TCDC Council Majority says no to Climate Change Declaration
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Posted April 02, 2019
Council Matters ,
The majority of Thames Coromandel Councillors (five) voted against a resolution to sign a Climate Change Document drafted by Local Government New Zealand (LGNZ) that commits councils to plans to reduce greenhouse gases, increase resource efficiency, promote public and low-carbon transport and support the use of renewable energy. Three were in favour.
Councillors welcomed the large public forum at this morning’s meeting and the members of the community who came to present their views to Council around climate change.
Thames Coromandel Council agreed to keep taking action in response to climate change for their communities in Thames-Coromandel.
Matters around climate change were discussed as part of today’s full Council meeting, where Councillors agreed to take a broad view on how their Council can help mitigate the drivers of climate change, and to look at how other councils are responding to carbon management and the reduction of greenhouse gas emissions.
Mayor Sandra Goudie says it was encouraging that most of those presenting to Council agreed that Council’s actions spoke louder than words when it comes to the climate change challenge.
While our Council has not signed the declaration, it is already committed to working on many of the initiatives within the declaration itself.
• Supporting walking and cycling infrastructure within our communities;
• Supporting a public transport service in Thames and the uptake of electric vehicles through working to develop a network of charging stations across the district;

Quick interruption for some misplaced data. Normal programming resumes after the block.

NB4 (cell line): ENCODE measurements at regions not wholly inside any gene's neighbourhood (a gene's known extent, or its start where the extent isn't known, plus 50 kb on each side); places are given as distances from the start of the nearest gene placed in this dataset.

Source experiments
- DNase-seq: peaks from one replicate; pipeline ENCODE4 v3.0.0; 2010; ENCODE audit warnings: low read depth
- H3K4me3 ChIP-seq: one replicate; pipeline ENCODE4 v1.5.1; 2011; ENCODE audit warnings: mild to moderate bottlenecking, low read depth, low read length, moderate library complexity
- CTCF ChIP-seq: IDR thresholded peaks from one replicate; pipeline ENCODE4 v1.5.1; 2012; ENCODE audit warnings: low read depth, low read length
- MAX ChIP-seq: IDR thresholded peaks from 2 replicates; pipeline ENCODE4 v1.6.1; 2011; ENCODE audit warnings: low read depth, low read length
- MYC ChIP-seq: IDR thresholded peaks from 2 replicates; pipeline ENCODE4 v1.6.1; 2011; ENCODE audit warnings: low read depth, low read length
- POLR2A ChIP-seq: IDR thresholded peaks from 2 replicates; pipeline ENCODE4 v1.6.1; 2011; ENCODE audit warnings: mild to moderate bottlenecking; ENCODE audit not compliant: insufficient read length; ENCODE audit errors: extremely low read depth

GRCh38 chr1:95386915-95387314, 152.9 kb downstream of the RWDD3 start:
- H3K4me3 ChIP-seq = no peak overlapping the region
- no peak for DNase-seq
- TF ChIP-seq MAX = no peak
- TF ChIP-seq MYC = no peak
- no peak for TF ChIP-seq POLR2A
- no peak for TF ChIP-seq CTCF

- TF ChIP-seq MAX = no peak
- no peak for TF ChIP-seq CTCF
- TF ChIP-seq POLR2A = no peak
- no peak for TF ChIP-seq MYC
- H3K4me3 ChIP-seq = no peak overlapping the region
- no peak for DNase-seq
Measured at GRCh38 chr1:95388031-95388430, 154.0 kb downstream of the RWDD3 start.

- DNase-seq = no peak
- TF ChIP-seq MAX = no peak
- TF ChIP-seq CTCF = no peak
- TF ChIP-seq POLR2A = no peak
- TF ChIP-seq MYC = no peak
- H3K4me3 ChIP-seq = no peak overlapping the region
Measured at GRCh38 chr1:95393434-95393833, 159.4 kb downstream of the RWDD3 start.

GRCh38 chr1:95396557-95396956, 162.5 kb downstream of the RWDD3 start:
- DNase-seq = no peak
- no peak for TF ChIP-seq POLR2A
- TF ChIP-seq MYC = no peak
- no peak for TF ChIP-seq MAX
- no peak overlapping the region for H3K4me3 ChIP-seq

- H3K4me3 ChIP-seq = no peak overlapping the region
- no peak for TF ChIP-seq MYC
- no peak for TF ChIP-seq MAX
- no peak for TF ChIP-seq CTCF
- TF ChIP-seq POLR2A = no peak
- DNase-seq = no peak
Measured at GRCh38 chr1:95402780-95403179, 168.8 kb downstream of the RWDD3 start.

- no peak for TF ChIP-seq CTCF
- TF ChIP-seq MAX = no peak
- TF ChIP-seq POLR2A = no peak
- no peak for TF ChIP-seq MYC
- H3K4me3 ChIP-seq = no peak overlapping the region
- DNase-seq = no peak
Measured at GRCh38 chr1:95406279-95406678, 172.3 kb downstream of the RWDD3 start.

• Proactively engaging with our coastal communities on shoreline management plans that will identify long term management strategies for each coastal community, and will take into account projected sea level rise scenarios associated with climate change;
• Advocating to central government on leading the response for small coastal communities like ours when it comes to possible threats to infrastructure, private property, the local economy and livelihoods.
“Both LGNZ and Council will continue to look at the Government to lead the way forward,” Mayor Goudie says.
She says she was very impressed by the presentation to Council from two Thames High School students, and wants to work with them to follow up on their request to share more public education on climate change.
“The decision not to sign the declaration does not mean our Council does not take climate change seriously”.
However, she says the initiatives described in the declaration have not yet been canvassed across the district and have unknown financial and legal consequences.
In her view, the declaration has the potential to be a legally binding document, and Council and individual elected members could be at risk if it did not uphold all the initiatives.
“This declaration doesn’t indemnify us from action or inaction.”
She points to an example where Forest & Bird took the New Plymouth District Council to the Environment Court in 2015, saying it was in breach of its Memorandum of Understanding in a case involving significant natural areas.
“The only way we can be protected is if Government indemnifies us, so we are vulnerable either way,” the Mayor says.
“There have been statements out there that I’m a climate change denier – this is patently incorrect and misrepresents the facts.”
“Our Council will continue to take action, following robust decision-making processes, in response to climate change for our communities.
The Council passed a resolution asking staff to take a broad view of the actions undertaken to mitigate the drivers of climate change and to scan how other councils are responding to carbon management and the reduction of greenhouse gas emissions.
Photo: TCDC - The public forum at today’s council meeting.